Prudential says GATA is moving the gold market


7:27p ET Tuesday, February 27, 2001

Dear Friend of GATA and Gold:

You may enjoy this Reuters story about the rising
gold lease rates. This story makes it seem that
perpetual gold bear Andy Smith is whistling past
the graveyard. Here he suggests that South American
countries still have gold to lend. Well, maybe the
wife of Paraguay's finance minister has a nice

CHRIS POWELL, Secretary/Treasurer
Gold Anti-Trust Action Committee Inc.

* * *

Spiralling gold lease rates
spur central bank talk

By Amanda Cooper

LONDON, Feb 27 (Reuters) -- The gold market was awash with
talk on Tuesday of possible central bank involvement in the
lending market as nearby lease rates jumped, but analysts
played down the increase.

The Bank of England declined to comment on speculation that
it had been forced to borrow back gold after overexposing
itself on the lending market.

Analyst Andy Smith of Mitsui said, "The only fact we have
is that gold lending rates went up to 4 percent this morning,
from 1 percent yesterday, so the lease market is tighter --
then we have the embroidery."

Late on Tuesday one-month lease rates were indicated at 3.93
percent, up from 1 percent at the end of last week.

"There is less gold around to borrow because there is less
supply of gold lent into the market, because maybe a few
central banks have taken gold back because they believed the
lease rates were too low," Smith said.

Central banks are holders of large quantities of gold and
frequently lend part of their reserves to the market in
exchange for dollars, which usually offer more attractive
yearly returns.

In September 1999 gold lease rates rocketed to 10 percent
in the wake of the Washington Agreement, which was ratified
by 15 European central banks -- including the Bank of
England -- to limit their gold sales and lending for a
five-year period.

The deal was signed just as the price was staggering to
recover from 20-year lows at $255 a troy ounce reached the
previous month.

Some traders said that one explanation for the higher rates
could be that a group of central banks was tightening the
screws on the lease market ahead of a decision to scale back
their lending.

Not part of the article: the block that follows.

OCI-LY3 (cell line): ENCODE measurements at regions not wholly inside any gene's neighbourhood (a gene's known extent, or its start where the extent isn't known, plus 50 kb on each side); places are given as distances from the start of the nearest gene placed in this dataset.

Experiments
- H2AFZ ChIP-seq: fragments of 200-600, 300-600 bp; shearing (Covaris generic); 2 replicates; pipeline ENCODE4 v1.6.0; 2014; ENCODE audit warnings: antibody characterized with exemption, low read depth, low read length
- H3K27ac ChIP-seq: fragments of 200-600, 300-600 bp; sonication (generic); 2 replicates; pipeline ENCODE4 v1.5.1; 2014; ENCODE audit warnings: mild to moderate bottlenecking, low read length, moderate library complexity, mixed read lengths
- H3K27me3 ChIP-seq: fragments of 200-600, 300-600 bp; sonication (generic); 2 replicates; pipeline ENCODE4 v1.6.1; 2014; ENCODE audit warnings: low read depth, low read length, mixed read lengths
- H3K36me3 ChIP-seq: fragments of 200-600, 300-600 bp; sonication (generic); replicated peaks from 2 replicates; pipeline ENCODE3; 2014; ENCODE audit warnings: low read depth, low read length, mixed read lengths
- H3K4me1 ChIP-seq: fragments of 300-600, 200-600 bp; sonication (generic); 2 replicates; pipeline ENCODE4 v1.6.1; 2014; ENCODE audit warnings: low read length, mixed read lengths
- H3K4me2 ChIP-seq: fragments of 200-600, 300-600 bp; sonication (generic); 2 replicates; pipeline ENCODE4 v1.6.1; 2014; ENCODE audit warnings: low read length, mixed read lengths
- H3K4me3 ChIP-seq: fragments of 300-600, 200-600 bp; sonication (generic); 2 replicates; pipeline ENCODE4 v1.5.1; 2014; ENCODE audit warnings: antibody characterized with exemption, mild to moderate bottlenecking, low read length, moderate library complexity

Others were less convinced that the sudden changes in the
rates had anything to do with the Washington Agreement

"This could not have been any of the banks in the
Washington Agreement. None of them would break it at this
stage," said one dealer.

Another trader said the Bank of England was an unlikely
suspect, and that the activity could well stem from a
central bank outside the Washington Agreement.

"There is still plenty of gold available in central banks
that do not belong to the agreement, like the South
Americans, even if it is not in the same quantities as the
Europeans," he said.

In any case, most believed that tightness would be
short-lived, and would not translate necessarily into
higher spot prices over the longer term.

"The market is still relatively tight, but people are having
no trouble getting hold of it. But of course they have to pay
the price for that," said one European trader.

"The gold market is a small village, and a little bit of
gossip spreads like wildfire," Mitsui's Smith said, adding
that he expected lease rates to ease very quickly.

The World Gold Council (WGC), a London-based lobby group
representing the gold industry, was more positive.

In its weekly report published on Tuesday, the WGC said
traders holding gold were able to command higher prices from
those needing liquidity. "Under these circumstances the cost
of holding short positions is becoming increasingly expensive,
and with gold prices rising in the wake of higher lease rates,
this could trigger some significant short covering," said WGC
head George Milling-Stanley.

Spot gold was indicated at $267.70/$268.20 at 1730 GMT, down
from a high of $269.25 earlier in the day and down from its
London close at $268.10/268.70.